In the discussion on funding, participants agreed that care is needed to ensure that research funds are substantial and sustainable. Creative methods of funding should be considered, such as formula funding to establish new bases of support. In addition, it should be recognized that many important scientific discoveries are the result of work performed on the periphery of another funded project. Research sponsors should accept and encourage projects that promote exploratory studies in addition to more specific projects.
ASSEMBLING AN EXPLORATORY RESEARCH AND DEVELOPMENT PROGRAM
A preliminary step in designing an exploratory research program to anticipate environmental problems should be to determine the reasons that environmental problems have often gone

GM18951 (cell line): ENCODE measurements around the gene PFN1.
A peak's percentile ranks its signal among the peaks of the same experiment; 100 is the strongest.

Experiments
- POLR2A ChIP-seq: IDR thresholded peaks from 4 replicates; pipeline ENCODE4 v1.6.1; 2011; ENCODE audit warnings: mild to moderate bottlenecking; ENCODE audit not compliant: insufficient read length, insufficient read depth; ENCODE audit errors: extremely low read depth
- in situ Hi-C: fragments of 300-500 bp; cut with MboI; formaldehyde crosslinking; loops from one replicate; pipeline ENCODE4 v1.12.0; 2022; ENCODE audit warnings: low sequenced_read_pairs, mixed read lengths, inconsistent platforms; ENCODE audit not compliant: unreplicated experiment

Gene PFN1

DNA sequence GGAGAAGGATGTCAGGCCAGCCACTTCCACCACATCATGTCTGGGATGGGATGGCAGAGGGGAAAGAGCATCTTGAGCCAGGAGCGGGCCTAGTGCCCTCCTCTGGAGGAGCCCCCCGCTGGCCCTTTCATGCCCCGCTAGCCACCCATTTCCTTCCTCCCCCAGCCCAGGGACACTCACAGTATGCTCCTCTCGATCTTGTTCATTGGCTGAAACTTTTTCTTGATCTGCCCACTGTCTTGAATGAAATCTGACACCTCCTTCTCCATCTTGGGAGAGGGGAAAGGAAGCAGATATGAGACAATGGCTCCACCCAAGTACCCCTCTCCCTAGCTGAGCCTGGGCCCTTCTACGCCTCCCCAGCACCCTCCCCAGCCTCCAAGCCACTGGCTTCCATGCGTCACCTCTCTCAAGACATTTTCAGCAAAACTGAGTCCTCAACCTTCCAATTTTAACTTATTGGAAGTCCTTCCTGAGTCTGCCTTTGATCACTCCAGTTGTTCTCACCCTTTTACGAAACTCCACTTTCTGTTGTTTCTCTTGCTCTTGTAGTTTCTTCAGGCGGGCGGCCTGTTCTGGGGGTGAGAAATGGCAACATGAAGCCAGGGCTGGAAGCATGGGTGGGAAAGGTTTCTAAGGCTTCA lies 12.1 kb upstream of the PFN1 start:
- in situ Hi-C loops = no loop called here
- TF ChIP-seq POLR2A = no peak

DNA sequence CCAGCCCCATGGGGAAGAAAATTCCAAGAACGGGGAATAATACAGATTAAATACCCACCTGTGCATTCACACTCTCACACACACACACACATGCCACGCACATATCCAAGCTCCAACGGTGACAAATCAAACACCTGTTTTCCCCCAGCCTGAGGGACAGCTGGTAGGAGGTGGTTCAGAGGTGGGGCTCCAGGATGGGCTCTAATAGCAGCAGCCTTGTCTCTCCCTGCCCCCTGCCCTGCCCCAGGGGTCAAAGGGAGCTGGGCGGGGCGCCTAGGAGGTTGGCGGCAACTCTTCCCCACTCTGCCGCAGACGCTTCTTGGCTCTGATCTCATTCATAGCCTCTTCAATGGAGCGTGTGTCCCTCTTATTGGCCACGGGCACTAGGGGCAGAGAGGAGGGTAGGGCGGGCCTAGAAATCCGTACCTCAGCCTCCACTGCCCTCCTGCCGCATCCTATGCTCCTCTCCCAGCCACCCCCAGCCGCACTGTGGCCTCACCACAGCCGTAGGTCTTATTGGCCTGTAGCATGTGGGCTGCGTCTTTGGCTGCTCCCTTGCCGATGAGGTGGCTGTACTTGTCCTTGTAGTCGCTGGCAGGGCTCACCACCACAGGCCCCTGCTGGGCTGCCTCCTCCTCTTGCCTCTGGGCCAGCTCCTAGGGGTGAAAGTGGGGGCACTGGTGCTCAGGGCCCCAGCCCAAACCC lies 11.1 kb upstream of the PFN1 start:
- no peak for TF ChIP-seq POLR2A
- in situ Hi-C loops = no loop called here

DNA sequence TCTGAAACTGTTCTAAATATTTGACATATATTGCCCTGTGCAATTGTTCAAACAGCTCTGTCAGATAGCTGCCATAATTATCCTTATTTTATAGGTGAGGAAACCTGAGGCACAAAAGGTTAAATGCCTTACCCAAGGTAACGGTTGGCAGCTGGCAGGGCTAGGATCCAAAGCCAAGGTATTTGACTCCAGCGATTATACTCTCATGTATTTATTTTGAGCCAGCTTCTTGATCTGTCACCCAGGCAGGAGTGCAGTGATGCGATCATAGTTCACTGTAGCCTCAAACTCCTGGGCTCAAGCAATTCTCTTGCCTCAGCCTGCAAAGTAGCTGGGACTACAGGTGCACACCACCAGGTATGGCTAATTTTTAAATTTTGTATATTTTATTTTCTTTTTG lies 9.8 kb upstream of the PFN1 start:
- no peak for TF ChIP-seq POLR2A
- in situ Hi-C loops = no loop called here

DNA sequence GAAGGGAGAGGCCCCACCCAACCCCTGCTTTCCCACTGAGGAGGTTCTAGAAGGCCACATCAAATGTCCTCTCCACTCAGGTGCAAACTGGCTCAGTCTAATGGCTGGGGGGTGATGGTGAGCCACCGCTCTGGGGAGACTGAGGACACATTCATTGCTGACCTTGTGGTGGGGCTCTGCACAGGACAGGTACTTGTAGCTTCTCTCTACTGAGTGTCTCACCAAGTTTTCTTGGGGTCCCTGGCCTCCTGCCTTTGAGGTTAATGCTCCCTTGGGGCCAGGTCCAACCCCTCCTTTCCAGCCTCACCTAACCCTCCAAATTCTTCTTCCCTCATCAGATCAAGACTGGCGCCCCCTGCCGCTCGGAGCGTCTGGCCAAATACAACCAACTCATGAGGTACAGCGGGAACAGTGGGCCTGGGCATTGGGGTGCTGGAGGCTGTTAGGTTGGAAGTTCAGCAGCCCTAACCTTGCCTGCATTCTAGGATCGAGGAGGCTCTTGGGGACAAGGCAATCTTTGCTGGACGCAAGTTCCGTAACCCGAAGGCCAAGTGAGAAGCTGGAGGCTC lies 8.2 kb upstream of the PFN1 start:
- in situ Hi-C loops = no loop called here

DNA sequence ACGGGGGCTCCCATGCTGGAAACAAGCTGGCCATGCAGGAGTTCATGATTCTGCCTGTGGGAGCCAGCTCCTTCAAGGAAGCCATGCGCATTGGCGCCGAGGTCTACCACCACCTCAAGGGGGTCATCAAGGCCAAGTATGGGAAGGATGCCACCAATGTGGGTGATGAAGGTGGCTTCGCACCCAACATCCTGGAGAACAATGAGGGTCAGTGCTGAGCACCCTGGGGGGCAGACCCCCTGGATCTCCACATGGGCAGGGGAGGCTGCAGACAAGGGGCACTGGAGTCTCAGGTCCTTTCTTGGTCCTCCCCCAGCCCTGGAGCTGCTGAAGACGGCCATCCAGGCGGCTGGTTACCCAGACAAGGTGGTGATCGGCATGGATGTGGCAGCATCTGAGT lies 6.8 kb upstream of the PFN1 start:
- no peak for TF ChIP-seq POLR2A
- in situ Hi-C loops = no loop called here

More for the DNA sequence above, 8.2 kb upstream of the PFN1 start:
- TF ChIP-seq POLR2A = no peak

unnoticed and how early identification and resolution can be achieved. The following steps were developed to help gain an understanding of environmental problems:
Analyze case histories related to the management of significant environmental problems. The program should include efforts to synthesize the results of past efforts at environmental management. It should include studies of the whole process from risk identification to action and resolution. The 1986 National Research Council book, Ecological Knowledge and Environmental Problem-Solving: Concepts and Case Studies, is an excellent prototype. Such a study could focus on environmental problems resulting from chemical releases to the environment as exemplified by the chapters on "Ecological Effects of Nuclear Radiation" and "Environmental Effects of DDT."